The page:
If you are working with a startup company, innovation is what you do for a living. However, if you don’t work for a startup, you will face a certain amount of organizational inertia when trying to inject innovative ideas. And the path of innovation can be littered with stumbling blocks, everything from, “That’s not how we do things here” and “Good luck getting that past [legal, regulatory, upper management, etc.]” and even “That’s not your job.”

Don’t be disheartened. There is a way to innovate if you divide the three main challenges into categories—specifically, priority, process, and personality—and remedy them in a systematic way.

Overcoming each of these obstacles in turn will make innovation progressively easier. Soon you’ll be leading the way for others in your company to change, build, and grow the business.


Addressing issues of priority means you’re pointing out the need for innovation that others don’t see–particularly when key decision-makers are only updated during semi-annual meetings.

If you have a particular innovation in mind, you can establish a proper sense of urgency; for example, processes that were cemented five years ago may be slowing development down today (and fortunately for all concerned, you happen to have the solution).

But if you simply want to foster a more innovative environment, one good way to do so is to incentivize it. Many managers tend to focus on targets that drive their bonus percentages. If it tracks toward a bonus metric, managers will make it more of a priority. If your management chain is amenable, try a showcase/contest format with mission-oriented parameters to inspire your team. Encourage your stakeholders to enter.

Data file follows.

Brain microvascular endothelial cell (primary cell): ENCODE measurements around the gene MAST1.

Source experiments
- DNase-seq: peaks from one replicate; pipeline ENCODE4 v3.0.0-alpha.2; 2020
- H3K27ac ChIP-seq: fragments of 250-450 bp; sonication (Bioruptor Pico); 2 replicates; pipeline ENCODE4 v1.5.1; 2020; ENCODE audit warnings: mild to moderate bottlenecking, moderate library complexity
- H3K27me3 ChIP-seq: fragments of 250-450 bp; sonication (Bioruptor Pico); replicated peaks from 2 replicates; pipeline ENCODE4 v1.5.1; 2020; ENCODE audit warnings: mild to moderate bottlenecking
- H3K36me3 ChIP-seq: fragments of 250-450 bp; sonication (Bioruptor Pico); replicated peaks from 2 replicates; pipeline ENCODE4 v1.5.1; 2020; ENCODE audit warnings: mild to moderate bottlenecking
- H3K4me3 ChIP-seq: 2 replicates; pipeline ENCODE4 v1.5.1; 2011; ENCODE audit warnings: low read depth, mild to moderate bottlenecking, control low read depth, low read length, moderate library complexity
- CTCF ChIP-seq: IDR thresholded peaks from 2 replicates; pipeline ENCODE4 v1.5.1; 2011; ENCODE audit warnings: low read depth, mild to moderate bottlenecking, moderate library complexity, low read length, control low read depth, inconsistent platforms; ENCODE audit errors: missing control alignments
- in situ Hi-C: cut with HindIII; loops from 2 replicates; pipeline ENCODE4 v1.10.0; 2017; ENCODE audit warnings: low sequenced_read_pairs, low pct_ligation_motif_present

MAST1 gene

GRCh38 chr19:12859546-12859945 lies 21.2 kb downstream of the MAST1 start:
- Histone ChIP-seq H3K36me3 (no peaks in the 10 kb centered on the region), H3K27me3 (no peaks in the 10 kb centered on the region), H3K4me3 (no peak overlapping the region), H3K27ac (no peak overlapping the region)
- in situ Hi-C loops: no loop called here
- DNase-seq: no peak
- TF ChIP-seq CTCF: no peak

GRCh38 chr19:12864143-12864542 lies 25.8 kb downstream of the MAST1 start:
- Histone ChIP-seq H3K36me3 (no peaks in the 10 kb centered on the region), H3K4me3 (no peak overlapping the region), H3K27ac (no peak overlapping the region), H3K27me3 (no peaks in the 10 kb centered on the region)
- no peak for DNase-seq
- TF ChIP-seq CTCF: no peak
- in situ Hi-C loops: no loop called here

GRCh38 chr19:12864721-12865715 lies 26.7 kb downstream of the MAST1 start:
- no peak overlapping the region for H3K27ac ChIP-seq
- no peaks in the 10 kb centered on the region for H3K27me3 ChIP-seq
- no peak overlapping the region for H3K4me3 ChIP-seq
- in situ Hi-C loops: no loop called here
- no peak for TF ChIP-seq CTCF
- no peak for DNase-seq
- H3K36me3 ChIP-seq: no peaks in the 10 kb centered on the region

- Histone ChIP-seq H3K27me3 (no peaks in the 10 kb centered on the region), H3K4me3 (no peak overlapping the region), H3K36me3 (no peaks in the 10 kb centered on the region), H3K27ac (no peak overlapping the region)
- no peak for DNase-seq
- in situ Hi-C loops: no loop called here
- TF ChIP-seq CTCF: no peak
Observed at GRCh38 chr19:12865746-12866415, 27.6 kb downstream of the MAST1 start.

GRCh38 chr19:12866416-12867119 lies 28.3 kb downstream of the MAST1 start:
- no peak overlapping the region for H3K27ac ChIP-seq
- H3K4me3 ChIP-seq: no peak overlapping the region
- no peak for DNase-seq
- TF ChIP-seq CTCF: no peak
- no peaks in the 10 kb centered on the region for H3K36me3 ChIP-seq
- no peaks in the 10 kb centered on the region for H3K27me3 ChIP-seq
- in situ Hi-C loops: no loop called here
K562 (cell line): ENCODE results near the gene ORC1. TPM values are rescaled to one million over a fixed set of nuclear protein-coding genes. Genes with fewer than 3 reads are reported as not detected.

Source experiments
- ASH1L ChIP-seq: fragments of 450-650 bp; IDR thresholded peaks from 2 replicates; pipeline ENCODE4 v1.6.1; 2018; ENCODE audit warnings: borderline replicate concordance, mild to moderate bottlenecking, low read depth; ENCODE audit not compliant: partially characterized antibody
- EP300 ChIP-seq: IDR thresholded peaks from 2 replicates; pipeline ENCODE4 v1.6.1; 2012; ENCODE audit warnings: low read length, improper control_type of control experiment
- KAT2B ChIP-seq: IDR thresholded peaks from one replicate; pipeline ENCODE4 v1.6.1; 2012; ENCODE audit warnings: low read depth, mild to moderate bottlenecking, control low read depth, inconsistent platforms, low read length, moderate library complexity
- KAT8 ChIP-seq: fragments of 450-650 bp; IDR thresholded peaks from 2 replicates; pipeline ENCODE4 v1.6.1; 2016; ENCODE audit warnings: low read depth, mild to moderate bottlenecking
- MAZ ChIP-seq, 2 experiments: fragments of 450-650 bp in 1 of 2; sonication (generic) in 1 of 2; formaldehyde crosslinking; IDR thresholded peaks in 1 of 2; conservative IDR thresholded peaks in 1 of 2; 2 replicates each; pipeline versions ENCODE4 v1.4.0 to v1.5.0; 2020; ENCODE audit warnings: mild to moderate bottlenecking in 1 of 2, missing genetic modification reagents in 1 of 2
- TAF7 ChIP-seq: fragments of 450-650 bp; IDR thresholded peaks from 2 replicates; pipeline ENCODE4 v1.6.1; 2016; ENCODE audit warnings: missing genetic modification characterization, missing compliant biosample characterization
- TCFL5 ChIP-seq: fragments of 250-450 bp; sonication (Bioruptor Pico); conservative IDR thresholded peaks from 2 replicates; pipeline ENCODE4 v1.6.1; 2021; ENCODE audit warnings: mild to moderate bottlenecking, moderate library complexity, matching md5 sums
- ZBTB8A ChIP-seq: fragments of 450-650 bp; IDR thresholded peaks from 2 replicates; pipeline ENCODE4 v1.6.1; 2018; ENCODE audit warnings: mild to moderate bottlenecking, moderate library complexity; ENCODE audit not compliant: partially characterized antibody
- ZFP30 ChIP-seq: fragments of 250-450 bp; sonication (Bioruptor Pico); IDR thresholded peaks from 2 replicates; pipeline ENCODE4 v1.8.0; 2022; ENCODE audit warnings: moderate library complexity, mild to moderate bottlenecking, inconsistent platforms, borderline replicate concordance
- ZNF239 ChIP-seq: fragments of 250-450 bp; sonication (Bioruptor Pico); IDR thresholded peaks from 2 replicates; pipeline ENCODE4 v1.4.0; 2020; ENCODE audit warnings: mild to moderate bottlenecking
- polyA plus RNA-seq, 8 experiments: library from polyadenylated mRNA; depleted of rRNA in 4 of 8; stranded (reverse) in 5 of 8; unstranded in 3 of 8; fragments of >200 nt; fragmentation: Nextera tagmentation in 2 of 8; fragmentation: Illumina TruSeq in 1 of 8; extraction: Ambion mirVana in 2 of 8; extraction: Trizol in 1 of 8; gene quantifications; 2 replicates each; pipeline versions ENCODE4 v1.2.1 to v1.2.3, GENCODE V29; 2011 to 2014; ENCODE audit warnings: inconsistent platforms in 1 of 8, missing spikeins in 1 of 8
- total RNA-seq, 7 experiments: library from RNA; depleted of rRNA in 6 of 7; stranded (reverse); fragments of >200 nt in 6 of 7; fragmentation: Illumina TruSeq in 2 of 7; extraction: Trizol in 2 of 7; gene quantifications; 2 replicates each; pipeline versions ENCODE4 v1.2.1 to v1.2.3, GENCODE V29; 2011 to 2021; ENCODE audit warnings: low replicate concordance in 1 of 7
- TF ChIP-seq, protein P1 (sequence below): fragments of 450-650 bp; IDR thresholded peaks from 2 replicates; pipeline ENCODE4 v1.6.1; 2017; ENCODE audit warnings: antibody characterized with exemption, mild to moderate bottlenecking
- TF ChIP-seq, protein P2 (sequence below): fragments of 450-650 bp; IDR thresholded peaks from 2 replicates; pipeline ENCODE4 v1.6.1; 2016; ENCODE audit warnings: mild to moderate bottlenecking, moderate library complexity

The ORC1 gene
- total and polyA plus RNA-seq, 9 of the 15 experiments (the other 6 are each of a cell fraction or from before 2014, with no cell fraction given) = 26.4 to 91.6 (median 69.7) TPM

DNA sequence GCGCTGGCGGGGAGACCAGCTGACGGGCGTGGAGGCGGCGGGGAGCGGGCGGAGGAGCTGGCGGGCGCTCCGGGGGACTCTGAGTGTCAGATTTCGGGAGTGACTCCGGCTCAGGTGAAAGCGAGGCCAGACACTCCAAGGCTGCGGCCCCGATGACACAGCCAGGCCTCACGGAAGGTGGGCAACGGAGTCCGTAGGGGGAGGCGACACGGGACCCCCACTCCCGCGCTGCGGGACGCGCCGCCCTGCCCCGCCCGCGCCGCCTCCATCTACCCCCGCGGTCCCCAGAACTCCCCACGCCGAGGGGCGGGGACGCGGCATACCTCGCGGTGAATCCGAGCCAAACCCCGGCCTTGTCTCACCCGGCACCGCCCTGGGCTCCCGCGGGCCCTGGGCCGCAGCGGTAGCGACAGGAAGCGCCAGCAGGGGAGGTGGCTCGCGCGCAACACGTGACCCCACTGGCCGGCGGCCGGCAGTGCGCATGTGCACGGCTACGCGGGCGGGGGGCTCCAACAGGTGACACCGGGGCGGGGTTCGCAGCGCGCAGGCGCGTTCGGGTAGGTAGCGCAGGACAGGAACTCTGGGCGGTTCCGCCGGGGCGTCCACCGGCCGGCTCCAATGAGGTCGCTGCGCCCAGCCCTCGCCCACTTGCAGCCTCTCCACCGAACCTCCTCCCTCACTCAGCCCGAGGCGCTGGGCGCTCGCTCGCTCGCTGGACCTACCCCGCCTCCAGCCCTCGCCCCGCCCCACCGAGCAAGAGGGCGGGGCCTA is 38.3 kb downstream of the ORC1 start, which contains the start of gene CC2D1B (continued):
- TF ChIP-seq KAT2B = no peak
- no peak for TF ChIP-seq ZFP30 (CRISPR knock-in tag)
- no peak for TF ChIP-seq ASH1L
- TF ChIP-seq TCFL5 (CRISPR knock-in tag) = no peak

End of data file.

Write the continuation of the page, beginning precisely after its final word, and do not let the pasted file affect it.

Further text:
Or better yet, just ask your team what projects they want to take on that would help the company grow. The more inspired, ambitious people in your group will enjoy the opportunity to flex some creative muscle.


Addressing issues of process will make it possible, from an organizational standpoint, to get those changes implemented.

Different companies maintain the status quo in different ways. Before you start, you need to know what hurdles stand in the way. Whether it is a penchant for new ideas to be talked to death in committee, or reams of paperwork that must accompany any new unknown, you must have a clear idea of how your organization will respond to your new idea—and plan accordingly.

Check in with the Risk Manager if you have one, or if you don’t, an experienced peer who has successfully made changes in the past. He or she will likely have a unique perspective on previous initiatives and how they were accepted—or ignored. If nothing else, they may catch some possible points of contention you missed when devising your plan.

Armed with knowledge of prior changes, one can work around “analysis paralysis” by getting sponsors higher up the chain. Be prepared to take on some of their suggestions, and remember to acknowledge the company’s rules.

Getting an incubation-type initiative together (with executive sponsorship) is also a great way to entrench innovation as part of company culture.


Lastly, with priorities expressed and processes established, it should be easier to address the more people-oriented obstacles.

Specifically: People hate change. Even change that will ultimately benefit them, a particular project, or the business in general.

Start by learning as much as you can about the leaders in the organization who embrace innovation, then be sure to keep them in mind when you are looking to make changes. Meanwhile, onboard managers, who then in turn can onboard their teams.

If there are not enough senior leaders willing to innovate, you may need to persuade them. Getting them on the same page as you may be as simple as explaining how this new plan benefits them…

…or by gently reminding them that if you don’t grow your intellectual capital, a competitor will grow it for you.

Read more: Is Your Management Structure Helping or Hindering Innovation?